The Annual Engagement Survey: Is our Finger Really on the Pulse?Posted in : HR Updates on 17 January 2018
The start of the New Year often marks the inception of many processes such as the performance management cycle or the annual staff engagement survey. There may well have been extensive preparation into the design of the survey including consultation with staff and management before the official launch. Next, we eagerly await the results, hoping for an improvement on last year's, before we set up a task force of some description who will be responsible for deciphering the results and putting action into place to address any weaknesses. In summary, there tends to be a focus on measuring engagement without a clear strategy on actually improving it. There is no doubt that approaches such as these involve a lot of time and well-intended effort, but is it adequate?
Critics argue otherwise. There is an interesting school of thought that the one-off annual survey is not enough to measure the employee voice, and that this should be on an ongoing and timely basis. While many organisations like to think that they have their 'finger on the pulse' can this really be said of an often cumbersome survey that really only gives employees a voice at a specific point in time throughout the year. The approach to gathering staff feedback in this manner hasn't changed much since the 1950s and there is often a lag between what is measured and what is implemented by the time the results are analysed and remedial action taken. And all this is before feedback on progress is even given to staff.
So what are the most common pitfalls of the annual engagement survey?
My research points to a number of different issues starting with what we are actually trying to measure. Interestingly, job satisfaction or happiness do not necessarily equal engagement. You can be happy at work but not engaged. You may be happy coming to work, getting your day in and awaiting your monthly pay to land into your bank account but is this actually engagement?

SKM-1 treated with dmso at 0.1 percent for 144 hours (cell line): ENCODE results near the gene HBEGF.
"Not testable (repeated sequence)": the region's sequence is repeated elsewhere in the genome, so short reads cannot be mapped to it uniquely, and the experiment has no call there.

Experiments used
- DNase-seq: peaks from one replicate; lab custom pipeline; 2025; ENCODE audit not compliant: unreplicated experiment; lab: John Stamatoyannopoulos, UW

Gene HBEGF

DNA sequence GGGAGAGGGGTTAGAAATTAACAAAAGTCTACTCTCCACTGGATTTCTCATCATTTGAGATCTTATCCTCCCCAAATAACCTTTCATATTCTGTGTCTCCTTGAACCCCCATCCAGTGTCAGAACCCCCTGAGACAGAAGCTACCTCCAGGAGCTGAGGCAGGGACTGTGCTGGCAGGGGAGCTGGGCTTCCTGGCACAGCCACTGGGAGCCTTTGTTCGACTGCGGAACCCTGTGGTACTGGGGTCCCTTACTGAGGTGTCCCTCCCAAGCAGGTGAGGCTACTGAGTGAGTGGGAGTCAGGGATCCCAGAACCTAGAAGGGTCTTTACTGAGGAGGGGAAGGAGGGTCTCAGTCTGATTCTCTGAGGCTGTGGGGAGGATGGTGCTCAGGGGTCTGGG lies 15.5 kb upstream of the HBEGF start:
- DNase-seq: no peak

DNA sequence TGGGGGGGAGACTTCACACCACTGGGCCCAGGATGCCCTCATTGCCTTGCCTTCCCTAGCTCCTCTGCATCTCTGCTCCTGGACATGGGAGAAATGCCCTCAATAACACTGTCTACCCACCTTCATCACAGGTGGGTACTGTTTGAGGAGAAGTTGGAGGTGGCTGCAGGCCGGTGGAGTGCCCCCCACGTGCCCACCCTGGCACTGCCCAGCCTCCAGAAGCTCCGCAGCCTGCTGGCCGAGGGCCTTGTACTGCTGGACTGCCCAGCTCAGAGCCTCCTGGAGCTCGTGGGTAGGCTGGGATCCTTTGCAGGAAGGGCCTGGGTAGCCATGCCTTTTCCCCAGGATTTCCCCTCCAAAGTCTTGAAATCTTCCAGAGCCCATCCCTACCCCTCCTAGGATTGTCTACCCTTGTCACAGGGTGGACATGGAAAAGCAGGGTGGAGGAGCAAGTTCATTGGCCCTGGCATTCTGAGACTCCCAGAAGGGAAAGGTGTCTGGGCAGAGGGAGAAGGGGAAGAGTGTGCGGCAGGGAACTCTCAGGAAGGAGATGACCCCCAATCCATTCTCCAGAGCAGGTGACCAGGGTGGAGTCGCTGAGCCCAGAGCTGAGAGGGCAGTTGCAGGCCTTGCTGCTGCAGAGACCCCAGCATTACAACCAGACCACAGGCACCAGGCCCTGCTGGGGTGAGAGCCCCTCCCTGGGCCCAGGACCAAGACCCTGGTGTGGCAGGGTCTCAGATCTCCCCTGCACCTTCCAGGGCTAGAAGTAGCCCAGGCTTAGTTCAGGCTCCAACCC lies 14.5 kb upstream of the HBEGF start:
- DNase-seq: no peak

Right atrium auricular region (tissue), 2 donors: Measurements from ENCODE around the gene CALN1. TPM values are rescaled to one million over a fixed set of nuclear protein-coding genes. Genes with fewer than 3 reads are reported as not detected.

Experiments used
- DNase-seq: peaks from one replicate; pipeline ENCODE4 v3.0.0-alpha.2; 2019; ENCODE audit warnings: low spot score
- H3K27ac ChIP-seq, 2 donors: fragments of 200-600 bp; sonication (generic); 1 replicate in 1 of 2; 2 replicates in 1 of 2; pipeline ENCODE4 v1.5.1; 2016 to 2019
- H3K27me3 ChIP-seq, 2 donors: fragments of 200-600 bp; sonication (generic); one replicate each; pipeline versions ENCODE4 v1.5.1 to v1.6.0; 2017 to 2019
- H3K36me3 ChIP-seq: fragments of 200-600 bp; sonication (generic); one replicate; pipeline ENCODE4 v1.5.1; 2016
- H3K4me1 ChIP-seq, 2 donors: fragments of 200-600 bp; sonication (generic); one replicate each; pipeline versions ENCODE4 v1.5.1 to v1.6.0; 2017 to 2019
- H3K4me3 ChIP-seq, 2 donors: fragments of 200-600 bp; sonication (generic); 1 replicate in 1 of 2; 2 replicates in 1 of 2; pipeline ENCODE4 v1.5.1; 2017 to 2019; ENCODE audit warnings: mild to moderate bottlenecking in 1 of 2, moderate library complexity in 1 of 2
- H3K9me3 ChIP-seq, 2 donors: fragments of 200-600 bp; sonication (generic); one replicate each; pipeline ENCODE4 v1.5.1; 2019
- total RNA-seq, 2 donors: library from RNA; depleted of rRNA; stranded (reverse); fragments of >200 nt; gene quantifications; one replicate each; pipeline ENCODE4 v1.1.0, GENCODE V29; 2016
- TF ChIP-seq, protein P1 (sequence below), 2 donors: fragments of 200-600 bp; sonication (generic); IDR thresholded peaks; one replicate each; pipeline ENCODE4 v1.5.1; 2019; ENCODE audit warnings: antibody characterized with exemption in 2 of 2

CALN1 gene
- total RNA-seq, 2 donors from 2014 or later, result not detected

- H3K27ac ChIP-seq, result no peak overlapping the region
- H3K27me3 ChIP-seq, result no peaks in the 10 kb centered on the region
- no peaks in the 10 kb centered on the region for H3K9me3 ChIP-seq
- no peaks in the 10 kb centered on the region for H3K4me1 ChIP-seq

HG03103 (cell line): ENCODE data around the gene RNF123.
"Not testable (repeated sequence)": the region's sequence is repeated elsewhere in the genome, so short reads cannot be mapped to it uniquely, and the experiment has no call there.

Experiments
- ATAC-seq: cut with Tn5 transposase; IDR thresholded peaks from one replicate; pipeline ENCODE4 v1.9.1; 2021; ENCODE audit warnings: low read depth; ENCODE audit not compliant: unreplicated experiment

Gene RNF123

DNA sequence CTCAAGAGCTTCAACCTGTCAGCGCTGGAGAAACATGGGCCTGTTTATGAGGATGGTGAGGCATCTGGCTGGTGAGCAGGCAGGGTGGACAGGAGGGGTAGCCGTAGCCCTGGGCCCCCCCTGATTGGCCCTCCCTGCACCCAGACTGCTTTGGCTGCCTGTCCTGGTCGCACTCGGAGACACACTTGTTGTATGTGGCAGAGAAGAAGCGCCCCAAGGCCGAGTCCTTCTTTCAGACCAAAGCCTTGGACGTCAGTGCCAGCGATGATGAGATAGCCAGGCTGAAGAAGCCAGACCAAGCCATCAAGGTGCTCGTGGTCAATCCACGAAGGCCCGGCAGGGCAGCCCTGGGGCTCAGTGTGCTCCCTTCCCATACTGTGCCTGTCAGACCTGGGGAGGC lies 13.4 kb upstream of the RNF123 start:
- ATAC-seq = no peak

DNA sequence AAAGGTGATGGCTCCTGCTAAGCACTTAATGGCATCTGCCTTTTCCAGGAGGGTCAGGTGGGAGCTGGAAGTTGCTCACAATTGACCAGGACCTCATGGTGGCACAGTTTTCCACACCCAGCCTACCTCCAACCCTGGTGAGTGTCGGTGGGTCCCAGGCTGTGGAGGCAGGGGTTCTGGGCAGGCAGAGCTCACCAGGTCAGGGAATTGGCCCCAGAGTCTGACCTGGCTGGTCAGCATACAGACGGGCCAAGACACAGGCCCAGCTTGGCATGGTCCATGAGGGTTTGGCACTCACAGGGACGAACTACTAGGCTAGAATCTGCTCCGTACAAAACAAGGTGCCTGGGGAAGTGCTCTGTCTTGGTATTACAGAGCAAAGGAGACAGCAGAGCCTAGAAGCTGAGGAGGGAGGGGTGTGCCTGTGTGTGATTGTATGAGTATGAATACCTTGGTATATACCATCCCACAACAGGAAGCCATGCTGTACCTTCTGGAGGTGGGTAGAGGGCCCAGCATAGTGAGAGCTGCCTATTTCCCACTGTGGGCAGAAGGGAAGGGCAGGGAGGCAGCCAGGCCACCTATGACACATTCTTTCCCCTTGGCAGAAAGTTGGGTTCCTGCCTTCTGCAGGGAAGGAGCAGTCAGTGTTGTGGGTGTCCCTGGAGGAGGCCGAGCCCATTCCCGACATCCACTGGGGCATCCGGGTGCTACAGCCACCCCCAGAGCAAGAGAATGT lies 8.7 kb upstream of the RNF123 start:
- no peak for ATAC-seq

Also, due to virtue of the fact that the survey is conducted on an annual basis, there is usually the temptation to ask a lot of questions in one go and avoid 'survey fatigue' through shorter, more frequent surveys. This has the effect of back-firing however as the response rates tend to be reduced with only those most engaged taking the time to complete the survey and therefore generating biased results. The remainder of staff that do not complete may either be disengaged already and lacking in trust or put off by the length of time it will take to complete. It is arguably those employees that will provide the most fruitful feedback when the real problems in the organisation are unearthed.
It is also important to analyse survey results carefully in large organisations with multiple sites or a global presence. Just because a problem is identified in one location does not mean it is a problem across the entire organisation.
So is it really enough to give your employees a voice once a year considering employee voice is one of the four enablers of employee engagement, according to the national Engage for Success movement. It would seem not. Merely issuing a survey is not necessarily an engagement programme in itself. The annual survey should be replaced with more regular, shorter surveys that allow the organisation to really keep their finger on the pulse. A system that enables quick and easy feedback in real time is ideal and no doubt facilitated through technology. If any solutions exist please advise!
Most importantly, our focus on the type of survey we offer should not detract from its ultimate purpose which is to improve engagement though meaningful and interesting work where individuals have the opportunity to contribute to the success of the organisation. This is the most challenging part of the entire process.
Legal-Island: Surveys don’t work
Engage for Success: Is the staff engagement survey dead?
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